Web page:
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They forged a friendship, and then came Peasants with Feathers' public coming-out, at an early-00s Schematic anniversary party at the now-defunct Piccadilly Garden (later The District and now Pacific Time) in the Design District. Atlanta musician Richard Devine was performing his own sputtering brand of electronic madness when Santelices appeared on the dance floor, wearing brown pajama pants and a homemade mask and carrying an enormous fake pencil. "I was waving the pencil around," he recalls, "and I was pretending to do math on the floor, and people were loving it — the crowd really responded to that. I kept doing shows, and later I became part of Otto's set."
The partnership has continued for about the past three years. Peasants with Feathers regularly appears alongside Von Schirach at nearly all of his area shows (and once or twice in Germany, where Von Schirach is popular). But still, there's a role reversal at times, with Von Schirach becoming Santelices's hype man, screaming into the mike as the latter cranks out seemingly endless sound cutups pasted together specially for each new appearance. And Santelices is in charge when he convenes the Creature Tweaker Council, a group of laptop musicians that plays marathon events, mostly at Churchill's, at bimonthly events dubbed Circuit Sundays. The lineup shifts from time to time as new musicians jump aboard; Santelices pretty much grants all requests for a set time, usually without bothering to listen to song samples first. It's all part of the absurdist, Dada-esque spirit of everything he does.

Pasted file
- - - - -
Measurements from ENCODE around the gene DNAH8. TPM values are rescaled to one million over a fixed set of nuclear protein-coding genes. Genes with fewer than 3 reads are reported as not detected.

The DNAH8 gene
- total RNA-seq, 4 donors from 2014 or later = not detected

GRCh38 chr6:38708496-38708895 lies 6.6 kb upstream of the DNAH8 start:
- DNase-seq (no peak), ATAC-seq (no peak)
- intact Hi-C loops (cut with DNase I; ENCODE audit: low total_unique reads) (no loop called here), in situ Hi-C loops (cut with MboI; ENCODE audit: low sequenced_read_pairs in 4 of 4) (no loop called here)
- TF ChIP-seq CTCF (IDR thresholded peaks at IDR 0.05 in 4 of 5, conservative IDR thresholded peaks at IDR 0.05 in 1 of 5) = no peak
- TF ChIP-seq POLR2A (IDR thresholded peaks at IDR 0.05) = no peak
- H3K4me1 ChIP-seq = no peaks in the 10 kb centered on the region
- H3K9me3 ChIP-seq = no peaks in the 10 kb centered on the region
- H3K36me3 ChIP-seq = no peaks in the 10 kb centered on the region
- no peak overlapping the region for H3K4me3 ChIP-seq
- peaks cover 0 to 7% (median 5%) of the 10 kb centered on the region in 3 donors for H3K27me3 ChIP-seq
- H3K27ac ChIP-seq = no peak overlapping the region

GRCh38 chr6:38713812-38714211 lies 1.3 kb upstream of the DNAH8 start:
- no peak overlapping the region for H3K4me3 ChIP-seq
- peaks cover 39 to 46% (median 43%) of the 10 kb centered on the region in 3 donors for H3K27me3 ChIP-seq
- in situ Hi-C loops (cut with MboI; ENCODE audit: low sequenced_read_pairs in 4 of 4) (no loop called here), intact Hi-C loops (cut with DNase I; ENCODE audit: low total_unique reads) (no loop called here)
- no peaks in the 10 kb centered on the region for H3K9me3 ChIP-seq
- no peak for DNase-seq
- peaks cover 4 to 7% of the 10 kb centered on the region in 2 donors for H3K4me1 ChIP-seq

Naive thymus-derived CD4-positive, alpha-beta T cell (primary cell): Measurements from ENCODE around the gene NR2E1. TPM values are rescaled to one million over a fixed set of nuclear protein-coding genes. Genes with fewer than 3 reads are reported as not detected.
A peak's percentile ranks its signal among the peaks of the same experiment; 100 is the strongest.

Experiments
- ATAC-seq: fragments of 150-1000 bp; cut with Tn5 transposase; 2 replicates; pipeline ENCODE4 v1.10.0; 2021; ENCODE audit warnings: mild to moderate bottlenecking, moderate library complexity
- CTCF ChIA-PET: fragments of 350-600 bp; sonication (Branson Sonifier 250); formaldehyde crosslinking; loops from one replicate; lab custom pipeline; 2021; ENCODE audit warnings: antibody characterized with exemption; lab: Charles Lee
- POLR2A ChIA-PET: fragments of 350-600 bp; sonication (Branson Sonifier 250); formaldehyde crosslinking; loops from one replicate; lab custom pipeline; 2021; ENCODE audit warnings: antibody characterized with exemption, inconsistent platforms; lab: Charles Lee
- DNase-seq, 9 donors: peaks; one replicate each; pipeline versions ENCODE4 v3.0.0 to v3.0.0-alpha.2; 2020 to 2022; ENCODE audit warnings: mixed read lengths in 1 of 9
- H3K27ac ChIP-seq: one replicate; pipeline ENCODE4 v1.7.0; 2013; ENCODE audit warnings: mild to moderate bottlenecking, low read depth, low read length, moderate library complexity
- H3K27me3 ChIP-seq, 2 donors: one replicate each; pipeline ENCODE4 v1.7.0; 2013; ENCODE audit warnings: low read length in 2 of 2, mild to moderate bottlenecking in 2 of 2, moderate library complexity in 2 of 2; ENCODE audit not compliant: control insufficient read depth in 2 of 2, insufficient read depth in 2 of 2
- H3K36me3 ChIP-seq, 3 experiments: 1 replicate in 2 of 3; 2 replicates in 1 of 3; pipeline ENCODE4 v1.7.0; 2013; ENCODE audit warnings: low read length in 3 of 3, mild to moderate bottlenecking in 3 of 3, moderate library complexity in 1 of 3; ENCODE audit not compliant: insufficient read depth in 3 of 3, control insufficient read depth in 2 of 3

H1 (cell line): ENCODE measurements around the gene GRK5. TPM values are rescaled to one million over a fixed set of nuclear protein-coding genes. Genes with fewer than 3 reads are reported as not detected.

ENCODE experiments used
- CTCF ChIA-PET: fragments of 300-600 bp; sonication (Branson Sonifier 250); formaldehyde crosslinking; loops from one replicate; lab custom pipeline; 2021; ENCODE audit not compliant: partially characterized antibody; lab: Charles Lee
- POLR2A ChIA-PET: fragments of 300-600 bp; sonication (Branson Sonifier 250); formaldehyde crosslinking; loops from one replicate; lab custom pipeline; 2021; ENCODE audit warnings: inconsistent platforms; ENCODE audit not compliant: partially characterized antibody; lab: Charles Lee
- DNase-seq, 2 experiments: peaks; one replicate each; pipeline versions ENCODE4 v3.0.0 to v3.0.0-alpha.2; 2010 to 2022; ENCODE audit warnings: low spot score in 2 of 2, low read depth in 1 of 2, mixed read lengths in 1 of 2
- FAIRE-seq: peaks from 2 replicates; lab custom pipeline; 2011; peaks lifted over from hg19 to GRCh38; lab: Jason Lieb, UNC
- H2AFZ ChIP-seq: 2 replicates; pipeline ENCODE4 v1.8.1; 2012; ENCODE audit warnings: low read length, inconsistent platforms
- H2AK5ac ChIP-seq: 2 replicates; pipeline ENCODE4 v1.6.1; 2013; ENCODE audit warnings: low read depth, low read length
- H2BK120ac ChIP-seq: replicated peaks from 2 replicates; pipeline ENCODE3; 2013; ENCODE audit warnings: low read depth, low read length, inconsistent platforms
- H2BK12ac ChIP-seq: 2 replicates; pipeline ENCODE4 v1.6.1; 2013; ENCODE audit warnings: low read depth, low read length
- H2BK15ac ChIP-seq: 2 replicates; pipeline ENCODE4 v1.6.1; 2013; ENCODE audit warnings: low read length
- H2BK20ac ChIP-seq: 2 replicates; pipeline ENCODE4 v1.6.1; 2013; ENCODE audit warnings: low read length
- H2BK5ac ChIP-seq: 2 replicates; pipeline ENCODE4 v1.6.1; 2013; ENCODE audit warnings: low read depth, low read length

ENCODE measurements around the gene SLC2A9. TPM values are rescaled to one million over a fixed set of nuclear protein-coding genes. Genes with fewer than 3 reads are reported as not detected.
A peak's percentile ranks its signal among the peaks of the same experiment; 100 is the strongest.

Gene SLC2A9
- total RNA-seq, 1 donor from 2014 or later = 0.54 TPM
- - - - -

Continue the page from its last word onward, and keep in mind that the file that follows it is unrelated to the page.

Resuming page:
And while his acclaim grows, he's released precious little in the way of material for public sale or download. At Swenson's, he gives me a black T-shirt with a hot-pink photo of his face baring fangs — but nothing in the way of a burned disc. "Oh, yeah, that's the thing...," he trails off, as if it didn't occur to him. "I don't really make tracks. They're more, uh, time that I spend on preparing one set, say for a half-hour stretch. Sometimes it's all one file. I have a bunch of folders with different sounds."
He's released an LP, Mono Ventrical, on the Florida Internet-based label Laced Milk, and another EP. Other than that, physical CDs have been limited to a few handouts, including a stack given to FIU's radio station that have never been played, he says, giggling again. Instead he prefers to spread his music through the medium in which it gelled — the endlessly jumbled ether of the Internet (the old, Earth's Internet, he clarifies). "The exposure is there as far as people who know me and know what I do," Santelices says. "But would I want other people to have a CD of mine and experience my music as a whole? Um, probably. Maybe. I'm thinking about it."